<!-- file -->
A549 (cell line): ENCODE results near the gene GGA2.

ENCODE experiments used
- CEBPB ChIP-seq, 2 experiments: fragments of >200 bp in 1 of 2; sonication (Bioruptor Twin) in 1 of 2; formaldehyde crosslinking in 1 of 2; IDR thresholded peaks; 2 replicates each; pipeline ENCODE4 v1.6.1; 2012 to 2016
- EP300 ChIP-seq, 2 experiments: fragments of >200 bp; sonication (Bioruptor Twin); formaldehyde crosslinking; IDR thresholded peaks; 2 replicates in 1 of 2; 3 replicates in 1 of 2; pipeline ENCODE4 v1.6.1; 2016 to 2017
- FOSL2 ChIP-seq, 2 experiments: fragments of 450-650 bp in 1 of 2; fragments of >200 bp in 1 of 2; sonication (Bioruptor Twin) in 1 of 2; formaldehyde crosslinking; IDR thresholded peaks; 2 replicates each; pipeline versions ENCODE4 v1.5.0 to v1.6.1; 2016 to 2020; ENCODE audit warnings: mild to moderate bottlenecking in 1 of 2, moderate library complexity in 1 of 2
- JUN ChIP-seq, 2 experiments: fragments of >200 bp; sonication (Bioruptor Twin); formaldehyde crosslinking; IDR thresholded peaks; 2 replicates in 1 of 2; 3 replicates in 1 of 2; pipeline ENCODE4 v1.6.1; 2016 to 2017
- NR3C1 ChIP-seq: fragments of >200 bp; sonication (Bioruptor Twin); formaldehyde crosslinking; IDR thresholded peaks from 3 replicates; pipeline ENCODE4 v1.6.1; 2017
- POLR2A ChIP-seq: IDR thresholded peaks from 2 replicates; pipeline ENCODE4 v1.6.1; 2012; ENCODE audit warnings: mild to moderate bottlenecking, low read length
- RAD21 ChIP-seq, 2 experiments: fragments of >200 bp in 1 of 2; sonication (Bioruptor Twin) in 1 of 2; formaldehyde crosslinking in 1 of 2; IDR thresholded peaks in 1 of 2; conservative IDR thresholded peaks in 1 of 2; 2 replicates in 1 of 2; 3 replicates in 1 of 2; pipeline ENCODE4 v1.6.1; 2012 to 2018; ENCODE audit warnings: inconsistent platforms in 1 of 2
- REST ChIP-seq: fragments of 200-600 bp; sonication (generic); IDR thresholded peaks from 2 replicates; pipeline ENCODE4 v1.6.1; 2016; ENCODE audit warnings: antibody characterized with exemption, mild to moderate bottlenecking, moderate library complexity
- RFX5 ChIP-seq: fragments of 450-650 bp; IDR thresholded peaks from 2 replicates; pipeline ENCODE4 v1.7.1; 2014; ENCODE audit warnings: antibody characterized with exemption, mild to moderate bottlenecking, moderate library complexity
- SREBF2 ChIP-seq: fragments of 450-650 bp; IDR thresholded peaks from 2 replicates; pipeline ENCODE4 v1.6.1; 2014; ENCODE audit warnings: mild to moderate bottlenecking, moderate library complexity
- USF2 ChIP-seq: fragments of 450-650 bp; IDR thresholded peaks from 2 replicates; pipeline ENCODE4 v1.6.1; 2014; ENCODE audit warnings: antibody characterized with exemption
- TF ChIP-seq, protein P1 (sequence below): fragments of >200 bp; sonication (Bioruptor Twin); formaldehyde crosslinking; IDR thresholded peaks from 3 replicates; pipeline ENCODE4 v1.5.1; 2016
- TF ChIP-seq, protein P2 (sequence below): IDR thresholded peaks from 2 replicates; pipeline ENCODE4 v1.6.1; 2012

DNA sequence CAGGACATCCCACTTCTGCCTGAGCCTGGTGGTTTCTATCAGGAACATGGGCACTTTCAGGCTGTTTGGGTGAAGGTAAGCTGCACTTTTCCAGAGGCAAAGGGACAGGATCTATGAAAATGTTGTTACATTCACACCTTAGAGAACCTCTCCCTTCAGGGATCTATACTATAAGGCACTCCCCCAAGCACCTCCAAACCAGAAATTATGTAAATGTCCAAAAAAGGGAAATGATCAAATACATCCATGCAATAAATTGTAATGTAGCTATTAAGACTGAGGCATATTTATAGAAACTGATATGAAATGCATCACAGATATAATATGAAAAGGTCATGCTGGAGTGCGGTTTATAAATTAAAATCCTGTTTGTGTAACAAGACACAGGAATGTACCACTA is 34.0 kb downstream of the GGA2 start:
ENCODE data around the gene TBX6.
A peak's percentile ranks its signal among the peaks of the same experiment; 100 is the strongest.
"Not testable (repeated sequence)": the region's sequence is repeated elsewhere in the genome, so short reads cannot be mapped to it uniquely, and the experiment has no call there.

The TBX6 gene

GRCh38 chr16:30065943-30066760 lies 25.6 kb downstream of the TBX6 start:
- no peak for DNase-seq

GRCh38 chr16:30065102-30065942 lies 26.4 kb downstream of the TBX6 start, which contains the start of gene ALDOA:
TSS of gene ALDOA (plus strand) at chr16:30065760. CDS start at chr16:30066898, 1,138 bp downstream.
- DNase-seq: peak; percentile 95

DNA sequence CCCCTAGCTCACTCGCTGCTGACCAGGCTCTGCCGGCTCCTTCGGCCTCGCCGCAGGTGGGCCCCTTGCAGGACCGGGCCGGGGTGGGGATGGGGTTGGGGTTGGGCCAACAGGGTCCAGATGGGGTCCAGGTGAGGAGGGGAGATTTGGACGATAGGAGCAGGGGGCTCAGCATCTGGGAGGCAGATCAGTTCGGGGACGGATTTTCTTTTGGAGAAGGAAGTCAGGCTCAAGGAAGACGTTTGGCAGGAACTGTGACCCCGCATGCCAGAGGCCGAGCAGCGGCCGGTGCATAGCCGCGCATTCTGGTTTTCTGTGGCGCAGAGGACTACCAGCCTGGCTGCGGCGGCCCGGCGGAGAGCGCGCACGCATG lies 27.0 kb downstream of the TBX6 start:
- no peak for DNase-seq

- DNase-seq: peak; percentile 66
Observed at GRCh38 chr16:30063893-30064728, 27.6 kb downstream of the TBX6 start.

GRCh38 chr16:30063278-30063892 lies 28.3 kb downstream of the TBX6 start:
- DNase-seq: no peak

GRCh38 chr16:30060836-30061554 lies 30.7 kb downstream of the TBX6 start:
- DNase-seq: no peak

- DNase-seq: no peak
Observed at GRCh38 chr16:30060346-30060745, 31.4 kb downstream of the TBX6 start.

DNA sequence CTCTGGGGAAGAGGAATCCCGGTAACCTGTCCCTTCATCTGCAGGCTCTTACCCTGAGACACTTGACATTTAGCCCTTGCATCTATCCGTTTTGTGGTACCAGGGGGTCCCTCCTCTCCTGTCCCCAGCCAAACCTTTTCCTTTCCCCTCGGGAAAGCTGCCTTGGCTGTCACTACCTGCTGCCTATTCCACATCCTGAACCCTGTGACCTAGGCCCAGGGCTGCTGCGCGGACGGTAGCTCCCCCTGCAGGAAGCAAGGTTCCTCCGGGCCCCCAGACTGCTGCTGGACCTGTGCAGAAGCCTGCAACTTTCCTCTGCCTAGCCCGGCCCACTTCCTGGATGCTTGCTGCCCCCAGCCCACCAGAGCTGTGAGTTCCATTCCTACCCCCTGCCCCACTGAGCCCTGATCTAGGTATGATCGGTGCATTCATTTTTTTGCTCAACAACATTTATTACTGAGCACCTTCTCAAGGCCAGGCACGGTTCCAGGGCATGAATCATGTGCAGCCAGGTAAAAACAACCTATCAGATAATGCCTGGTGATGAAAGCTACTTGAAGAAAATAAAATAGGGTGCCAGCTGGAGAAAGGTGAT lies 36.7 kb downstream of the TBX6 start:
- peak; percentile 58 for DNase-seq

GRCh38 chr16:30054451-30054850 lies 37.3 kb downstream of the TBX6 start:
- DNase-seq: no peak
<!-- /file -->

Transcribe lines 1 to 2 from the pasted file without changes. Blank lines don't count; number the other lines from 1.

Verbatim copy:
A549 (cell line): ENCODE results near the gene GGA2.

ENCODE experiments used